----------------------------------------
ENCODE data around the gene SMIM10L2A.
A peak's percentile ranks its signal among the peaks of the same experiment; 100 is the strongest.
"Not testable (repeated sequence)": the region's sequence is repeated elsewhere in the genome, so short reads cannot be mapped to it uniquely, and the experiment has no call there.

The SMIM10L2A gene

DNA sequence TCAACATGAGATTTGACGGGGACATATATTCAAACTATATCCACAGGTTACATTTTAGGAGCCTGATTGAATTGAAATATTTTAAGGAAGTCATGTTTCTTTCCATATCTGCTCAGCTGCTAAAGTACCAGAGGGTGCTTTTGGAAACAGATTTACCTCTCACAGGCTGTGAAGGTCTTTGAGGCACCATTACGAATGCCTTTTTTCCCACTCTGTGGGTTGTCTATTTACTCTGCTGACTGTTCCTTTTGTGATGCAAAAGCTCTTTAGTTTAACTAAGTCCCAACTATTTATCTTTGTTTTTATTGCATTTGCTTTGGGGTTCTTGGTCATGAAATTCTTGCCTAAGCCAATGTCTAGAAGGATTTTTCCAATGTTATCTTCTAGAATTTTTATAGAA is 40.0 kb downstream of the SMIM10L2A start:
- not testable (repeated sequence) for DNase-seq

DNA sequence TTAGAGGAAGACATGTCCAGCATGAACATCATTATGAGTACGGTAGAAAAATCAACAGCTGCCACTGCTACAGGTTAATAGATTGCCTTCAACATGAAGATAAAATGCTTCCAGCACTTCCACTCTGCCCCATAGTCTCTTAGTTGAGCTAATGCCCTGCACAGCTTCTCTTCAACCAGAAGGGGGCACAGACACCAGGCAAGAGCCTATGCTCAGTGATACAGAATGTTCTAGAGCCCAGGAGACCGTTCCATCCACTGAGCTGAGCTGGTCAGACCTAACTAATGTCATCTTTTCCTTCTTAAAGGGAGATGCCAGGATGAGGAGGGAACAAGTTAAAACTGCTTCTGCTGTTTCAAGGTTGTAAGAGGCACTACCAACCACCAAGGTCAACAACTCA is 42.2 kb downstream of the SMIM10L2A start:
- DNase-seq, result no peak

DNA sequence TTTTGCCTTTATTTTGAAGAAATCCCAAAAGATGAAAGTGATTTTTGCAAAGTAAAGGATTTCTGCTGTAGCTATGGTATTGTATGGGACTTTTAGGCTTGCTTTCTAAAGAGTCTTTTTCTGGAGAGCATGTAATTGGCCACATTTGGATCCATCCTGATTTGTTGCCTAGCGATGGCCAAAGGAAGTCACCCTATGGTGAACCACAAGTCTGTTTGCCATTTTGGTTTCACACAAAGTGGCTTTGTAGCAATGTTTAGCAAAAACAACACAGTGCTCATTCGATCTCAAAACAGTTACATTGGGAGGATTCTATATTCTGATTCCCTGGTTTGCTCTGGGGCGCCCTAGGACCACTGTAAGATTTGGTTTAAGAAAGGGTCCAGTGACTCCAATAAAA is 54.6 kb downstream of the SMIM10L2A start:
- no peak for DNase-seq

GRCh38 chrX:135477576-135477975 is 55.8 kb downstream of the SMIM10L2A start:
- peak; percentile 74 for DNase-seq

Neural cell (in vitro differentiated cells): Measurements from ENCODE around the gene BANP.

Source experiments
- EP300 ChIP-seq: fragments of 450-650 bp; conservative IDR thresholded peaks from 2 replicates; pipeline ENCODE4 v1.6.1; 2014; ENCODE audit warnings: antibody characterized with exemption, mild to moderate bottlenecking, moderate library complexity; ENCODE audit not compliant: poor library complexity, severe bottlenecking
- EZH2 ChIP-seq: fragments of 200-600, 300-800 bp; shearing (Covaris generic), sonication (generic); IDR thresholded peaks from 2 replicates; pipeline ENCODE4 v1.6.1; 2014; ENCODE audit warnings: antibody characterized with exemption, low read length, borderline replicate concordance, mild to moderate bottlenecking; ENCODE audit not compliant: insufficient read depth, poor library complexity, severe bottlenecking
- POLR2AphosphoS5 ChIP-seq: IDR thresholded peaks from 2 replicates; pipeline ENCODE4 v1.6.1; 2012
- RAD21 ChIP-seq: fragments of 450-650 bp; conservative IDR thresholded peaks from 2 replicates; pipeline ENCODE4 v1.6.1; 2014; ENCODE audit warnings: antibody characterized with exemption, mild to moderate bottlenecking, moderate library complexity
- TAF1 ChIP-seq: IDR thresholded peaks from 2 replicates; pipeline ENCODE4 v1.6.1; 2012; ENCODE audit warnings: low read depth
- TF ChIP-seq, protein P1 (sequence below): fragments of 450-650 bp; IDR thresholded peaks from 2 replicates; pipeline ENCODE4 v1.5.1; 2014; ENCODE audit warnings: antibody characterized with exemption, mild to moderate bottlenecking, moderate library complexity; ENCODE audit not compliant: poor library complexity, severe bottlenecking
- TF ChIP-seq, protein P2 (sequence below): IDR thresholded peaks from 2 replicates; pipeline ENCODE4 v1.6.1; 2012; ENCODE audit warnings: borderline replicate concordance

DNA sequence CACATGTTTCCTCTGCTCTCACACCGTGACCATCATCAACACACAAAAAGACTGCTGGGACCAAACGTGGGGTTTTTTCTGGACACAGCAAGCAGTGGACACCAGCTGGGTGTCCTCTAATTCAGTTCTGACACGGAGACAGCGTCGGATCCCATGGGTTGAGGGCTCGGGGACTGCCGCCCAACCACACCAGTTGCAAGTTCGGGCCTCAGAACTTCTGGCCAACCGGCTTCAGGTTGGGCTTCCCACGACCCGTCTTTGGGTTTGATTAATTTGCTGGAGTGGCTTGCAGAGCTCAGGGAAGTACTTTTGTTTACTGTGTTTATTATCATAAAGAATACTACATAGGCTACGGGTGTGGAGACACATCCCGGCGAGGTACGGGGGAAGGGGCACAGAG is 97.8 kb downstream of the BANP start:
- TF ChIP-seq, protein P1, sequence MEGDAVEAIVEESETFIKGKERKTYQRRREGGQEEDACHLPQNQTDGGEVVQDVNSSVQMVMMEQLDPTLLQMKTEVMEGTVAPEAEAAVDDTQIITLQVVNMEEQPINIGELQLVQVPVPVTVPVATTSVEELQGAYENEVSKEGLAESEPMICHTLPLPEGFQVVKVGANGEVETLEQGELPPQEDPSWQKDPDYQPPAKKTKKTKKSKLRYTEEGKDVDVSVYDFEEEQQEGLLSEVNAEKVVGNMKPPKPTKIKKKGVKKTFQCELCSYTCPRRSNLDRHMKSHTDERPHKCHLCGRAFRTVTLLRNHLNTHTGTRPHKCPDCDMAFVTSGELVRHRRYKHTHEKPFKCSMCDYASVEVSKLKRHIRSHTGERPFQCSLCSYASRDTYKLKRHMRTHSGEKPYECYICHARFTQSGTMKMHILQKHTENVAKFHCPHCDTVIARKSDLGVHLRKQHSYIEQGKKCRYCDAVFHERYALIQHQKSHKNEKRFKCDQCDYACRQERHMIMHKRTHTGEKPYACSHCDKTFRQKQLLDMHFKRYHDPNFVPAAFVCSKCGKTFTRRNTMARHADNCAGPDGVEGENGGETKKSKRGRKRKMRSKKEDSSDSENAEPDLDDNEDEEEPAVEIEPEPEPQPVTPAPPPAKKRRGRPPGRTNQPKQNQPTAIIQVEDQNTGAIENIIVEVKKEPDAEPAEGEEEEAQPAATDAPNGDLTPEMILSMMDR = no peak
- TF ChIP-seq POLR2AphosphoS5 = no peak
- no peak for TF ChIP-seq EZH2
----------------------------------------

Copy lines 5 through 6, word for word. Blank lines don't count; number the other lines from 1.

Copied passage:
DNA sequence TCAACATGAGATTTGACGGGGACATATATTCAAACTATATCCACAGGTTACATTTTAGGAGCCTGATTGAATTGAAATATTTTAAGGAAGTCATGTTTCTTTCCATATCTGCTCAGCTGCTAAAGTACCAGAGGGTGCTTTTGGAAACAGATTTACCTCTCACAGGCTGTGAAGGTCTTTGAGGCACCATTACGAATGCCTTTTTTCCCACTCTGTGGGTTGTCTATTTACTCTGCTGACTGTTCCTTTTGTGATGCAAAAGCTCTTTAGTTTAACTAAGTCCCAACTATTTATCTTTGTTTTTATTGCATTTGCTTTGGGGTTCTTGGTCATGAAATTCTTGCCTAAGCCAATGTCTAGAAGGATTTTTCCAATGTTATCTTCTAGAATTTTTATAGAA is 40.0 kb downstream of the SMIM10L2A start:
- not testable (repeated sequence) for DNase-seq